Startups, Hipster Market Drive Resurgence of New York City Manufacturing

The news seems very bleak indeed, after several manufacturers have recently opted to pull out of the New York City area, prompted by high costs and taxes, complex regulations, and other issues related to doing business there. Companies that have recently either shutdown or relocated elsewhere, shedding thousands of local jobs in their wake, include Damascus Bakery, Frederick Goldman, Inc., Matzo Baker Streits, and AP&G.

But when taking a step back, the outlook for New York manufacturing is not as bad as it looks. According to recent statistics, the total number of manufacturing jobs in New York City have actually increased since 2011. The number of production jobs in the five boroughs rose from a record low of 75,700 in 2011 to 78,000 in 2015, the New York State Department of labor reported. According the New York-based Center for an Urban Future, 1,100 manufacturing jobs were added during a twelve-month period beginning in April 2015.

How do you explain the discrepancy between the rising total number of manufacturing jobs increasing in New York as large manufacturers leave the region? The answer is that there is more demand for high-tech, niche production in the area, as the manufacture of traditional mass market-scale goods becomes less attractive in one of the world’s most densely populated urban zones.

Damascus Bakery’s pita bread production and AP&G’s manufacture of adhesives and sealant products, for example, were not seen as viable. But entrepreneurial-driven, niche-production such as 3D printing, metal and wood customization, and food processing is proving to be profitable for a growing number of firms, according to the Center for an Urban Future.

In short, startups making specialty products for local customers, which often have strong ties to the local hipster culture, are replacing old-school New York production with roots in the Industrial Revolution era.

A case in point is the surge in food production to meet growing demand for locally grown and processed food products. Employment in the food-related manufacturing sector in New York has surged by 27% from 13,929 jobs in 2005 to 17,682 in 2015, according to the New York-based Center for an Urban Future. New York is also the world’s largest hub for 3D makers and 3D printers, totaling 3,739 and 516, respectively.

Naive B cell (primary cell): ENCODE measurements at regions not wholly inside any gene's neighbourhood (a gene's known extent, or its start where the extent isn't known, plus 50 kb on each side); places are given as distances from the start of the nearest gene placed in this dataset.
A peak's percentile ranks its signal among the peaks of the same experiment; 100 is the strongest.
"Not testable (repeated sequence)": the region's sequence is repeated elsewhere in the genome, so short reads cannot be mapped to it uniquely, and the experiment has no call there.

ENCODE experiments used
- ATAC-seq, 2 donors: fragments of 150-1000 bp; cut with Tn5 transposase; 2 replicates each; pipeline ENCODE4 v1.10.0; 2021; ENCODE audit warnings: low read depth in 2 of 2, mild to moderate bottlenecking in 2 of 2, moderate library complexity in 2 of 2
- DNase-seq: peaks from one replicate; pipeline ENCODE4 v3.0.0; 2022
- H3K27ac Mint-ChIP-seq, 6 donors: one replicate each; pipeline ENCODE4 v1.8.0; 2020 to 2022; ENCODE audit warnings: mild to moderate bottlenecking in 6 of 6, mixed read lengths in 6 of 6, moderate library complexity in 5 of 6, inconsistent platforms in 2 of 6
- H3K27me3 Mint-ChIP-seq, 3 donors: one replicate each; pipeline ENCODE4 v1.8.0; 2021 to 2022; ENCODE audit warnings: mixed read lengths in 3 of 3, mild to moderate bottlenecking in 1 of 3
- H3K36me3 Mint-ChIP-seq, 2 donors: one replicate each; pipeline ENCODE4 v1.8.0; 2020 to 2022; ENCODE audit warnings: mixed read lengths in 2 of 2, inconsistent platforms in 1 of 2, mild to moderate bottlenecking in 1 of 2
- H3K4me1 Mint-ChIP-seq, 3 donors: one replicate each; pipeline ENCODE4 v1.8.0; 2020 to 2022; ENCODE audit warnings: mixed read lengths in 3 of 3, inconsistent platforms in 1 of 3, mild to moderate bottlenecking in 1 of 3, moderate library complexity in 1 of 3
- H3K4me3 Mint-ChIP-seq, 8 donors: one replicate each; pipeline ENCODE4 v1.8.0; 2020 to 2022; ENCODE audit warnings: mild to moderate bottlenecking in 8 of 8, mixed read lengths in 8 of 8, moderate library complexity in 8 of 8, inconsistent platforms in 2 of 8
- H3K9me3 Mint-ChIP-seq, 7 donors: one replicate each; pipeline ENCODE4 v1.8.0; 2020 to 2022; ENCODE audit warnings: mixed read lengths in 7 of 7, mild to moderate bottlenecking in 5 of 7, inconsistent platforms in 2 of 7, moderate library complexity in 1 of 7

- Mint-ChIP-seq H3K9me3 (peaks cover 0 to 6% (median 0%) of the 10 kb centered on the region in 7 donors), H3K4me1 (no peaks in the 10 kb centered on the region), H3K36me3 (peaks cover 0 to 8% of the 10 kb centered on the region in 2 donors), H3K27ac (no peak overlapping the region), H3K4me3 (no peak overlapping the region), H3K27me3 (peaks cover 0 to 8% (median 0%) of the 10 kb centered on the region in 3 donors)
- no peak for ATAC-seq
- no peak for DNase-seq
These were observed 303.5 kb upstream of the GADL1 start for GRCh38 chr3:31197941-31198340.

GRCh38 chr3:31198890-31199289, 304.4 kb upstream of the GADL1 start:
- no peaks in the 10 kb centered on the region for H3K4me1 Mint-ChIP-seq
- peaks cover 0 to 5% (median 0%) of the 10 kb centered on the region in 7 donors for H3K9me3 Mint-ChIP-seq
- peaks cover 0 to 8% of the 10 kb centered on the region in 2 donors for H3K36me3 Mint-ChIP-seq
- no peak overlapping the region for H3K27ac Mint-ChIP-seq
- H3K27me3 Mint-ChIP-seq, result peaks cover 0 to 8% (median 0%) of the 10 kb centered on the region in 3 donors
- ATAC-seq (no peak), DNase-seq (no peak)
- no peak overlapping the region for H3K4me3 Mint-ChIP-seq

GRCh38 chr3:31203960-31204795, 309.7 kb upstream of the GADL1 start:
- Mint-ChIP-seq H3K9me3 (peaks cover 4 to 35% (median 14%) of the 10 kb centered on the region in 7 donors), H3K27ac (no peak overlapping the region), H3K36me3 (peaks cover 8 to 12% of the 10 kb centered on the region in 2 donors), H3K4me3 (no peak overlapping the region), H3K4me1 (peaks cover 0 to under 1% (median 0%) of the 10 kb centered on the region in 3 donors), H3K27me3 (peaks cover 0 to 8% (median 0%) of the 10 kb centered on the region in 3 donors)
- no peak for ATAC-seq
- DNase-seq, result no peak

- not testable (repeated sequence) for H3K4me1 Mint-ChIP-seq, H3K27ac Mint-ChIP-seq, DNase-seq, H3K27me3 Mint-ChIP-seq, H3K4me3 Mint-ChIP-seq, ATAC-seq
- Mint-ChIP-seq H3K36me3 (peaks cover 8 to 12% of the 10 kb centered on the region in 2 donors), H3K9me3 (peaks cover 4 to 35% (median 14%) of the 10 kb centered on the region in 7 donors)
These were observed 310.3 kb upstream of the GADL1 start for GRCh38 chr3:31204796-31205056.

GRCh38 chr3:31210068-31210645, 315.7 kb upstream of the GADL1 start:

In consideration of New Yorkers’ demand for specialty product production, 3D printing company Shapeways considered New York a particularly good fit for its manufacturing operations. Its business model is based on attracting creative types to join its “community of makers, designers, and entrepreneurs using digital manufacturing, and to bring their ideas to the physical world.” Its customers seek to support independent designers and creators, the company said.

“As 3D printing enables the personalization and democratization of product design and creation, our global community expects and deserves that the resultant physical product represents their local aesthetic and arrives in their hands with speed,” Tom Finn, COO of Shapeways, told EBN. “Moving to New York was a natural decision because we serve a community whose expectations have been shaped by leading e-commerce companies, such as Amazon.”

Shapeways also took into account New York’s proximity to world class transportation hubs for quick and rapid distribution of its products in the U.S. and worldwide.

“The proximity to our customer base as well as to large transport HUBs, enables Shapeways to provide a similar speedy service: getting consumers the products they're excited about, into their hands quickly and efficiently,” Finn told EBN.

More niche-like production that meets demand for localized production may indeed be the wave of the future, thanks largely to the hipster set in New York. And yet, it is highly unlikely that such specialized production will make New York City a production powerhouse largely unrivaled around the world like the city once was over a century ago. Over 150,000 jobs would need to be created to make up for the 265,200 manufacturing jobs in 1990 that plummeted to a relative meager total of 75,700 in 2011, according to the New York State Department of Labor. The manufacturing sector accounts for just 0.8% of the 513,500 recently added private sector jobs in New York during the past five years, while it represents just 2.1% of all private sector jobs there, compared to 5.7% in 2000 and 9.1% in 1990, according to the New York-based Center for an Urban Future.

“Even the most optimistic manufacturing experts that we interviewed caution that many traditional manufacturers will continue to struggle,” according to a report in the New York-based Center for an Urban Future. “What we heard, again and again, is that New York’s competitive advantage in manufacturing today—and its best hope for growth in the future—is undoubtedly with small firms that operate in niche markets and take advantage of modern production processes.”

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